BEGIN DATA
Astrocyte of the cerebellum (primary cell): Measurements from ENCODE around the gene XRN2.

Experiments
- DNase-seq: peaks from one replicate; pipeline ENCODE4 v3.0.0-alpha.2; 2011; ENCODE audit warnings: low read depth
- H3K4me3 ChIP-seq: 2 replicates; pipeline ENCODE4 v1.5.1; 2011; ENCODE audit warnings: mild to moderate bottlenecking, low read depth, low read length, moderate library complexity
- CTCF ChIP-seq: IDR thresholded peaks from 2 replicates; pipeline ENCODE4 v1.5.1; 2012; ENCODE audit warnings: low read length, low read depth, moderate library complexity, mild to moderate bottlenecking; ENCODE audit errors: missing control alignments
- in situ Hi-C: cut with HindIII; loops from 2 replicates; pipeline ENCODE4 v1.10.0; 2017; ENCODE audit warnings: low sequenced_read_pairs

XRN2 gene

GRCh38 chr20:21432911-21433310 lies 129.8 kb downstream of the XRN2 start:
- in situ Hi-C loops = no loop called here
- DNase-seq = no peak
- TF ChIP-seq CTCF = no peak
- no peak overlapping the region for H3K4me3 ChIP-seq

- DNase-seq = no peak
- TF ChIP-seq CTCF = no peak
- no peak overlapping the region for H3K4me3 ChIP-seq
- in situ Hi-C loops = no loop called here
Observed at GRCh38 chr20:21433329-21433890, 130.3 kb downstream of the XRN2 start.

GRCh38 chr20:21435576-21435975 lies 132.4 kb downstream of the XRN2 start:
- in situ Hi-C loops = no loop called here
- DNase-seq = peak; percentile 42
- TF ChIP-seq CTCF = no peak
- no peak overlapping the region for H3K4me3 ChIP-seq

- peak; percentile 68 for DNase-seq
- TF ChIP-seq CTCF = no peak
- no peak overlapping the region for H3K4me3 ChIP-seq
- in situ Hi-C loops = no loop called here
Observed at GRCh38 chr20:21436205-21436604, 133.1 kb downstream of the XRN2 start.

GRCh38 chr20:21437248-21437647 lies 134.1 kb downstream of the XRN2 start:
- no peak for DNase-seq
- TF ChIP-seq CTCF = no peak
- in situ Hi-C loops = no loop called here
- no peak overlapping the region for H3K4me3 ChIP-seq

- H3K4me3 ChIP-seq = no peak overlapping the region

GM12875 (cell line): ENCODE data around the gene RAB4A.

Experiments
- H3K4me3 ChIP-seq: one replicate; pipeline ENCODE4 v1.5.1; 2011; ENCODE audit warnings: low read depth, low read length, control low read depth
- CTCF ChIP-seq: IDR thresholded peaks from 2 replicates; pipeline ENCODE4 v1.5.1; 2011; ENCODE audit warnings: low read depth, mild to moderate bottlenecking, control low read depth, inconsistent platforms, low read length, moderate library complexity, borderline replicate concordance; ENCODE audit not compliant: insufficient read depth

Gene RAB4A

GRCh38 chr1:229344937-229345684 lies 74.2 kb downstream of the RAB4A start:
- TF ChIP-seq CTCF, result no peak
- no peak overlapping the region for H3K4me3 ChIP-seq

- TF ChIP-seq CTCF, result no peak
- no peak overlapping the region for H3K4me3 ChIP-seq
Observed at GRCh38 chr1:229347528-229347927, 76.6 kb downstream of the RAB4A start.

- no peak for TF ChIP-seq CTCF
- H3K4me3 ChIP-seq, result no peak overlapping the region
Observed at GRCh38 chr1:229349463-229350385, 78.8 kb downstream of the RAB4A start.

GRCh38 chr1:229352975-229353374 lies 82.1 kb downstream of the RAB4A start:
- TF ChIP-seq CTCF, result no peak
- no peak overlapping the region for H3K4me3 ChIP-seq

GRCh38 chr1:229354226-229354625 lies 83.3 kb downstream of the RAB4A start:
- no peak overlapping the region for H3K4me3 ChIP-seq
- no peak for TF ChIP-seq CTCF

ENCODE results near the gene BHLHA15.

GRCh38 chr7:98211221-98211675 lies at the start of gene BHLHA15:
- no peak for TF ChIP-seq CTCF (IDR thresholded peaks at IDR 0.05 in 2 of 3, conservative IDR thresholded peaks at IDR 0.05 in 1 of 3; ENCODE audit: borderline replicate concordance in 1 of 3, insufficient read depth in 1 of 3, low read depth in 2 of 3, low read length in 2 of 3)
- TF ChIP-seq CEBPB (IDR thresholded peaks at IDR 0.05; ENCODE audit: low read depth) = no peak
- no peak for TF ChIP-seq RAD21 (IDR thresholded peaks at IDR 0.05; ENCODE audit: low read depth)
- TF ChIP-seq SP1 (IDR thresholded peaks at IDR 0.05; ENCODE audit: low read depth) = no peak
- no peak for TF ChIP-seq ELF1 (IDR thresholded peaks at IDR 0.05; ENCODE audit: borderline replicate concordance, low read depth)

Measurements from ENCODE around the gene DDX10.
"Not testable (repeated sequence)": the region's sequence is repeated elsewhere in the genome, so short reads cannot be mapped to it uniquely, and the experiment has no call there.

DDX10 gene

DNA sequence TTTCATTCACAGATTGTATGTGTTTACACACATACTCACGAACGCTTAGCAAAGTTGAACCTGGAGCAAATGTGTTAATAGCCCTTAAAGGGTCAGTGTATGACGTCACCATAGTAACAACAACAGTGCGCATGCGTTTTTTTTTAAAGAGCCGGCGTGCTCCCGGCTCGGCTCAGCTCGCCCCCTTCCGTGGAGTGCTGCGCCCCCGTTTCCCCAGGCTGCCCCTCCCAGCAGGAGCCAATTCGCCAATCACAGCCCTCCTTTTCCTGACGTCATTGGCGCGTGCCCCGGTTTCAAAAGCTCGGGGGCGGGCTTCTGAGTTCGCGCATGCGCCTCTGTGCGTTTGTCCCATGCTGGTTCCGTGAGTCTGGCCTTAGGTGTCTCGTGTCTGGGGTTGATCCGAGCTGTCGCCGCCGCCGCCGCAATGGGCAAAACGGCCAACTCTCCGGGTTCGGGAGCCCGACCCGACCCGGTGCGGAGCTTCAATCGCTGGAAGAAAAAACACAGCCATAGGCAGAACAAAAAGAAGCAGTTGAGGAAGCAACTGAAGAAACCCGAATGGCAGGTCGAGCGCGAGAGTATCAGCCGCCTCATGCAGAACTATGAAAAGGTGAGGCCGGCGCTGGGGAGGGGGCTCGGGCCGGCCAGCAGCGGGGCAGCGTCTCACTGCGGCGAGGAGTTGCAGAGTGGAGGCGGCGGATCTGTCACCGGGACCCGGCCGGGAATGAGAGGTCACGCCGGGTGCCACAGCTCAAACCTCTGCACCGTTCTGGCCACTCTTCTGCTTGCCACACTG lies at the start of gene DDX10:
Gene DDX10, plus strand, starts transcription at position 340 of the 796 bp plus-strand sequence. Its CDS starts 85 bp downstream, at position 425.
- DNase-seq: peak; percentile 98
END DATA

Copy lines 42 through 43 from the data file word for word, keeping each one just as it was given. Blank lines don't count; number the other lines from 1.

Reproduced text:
- TF ChIP-seq CTCF, result no peak
- no peak overlapping the region for H3K4me3 ChIP-seq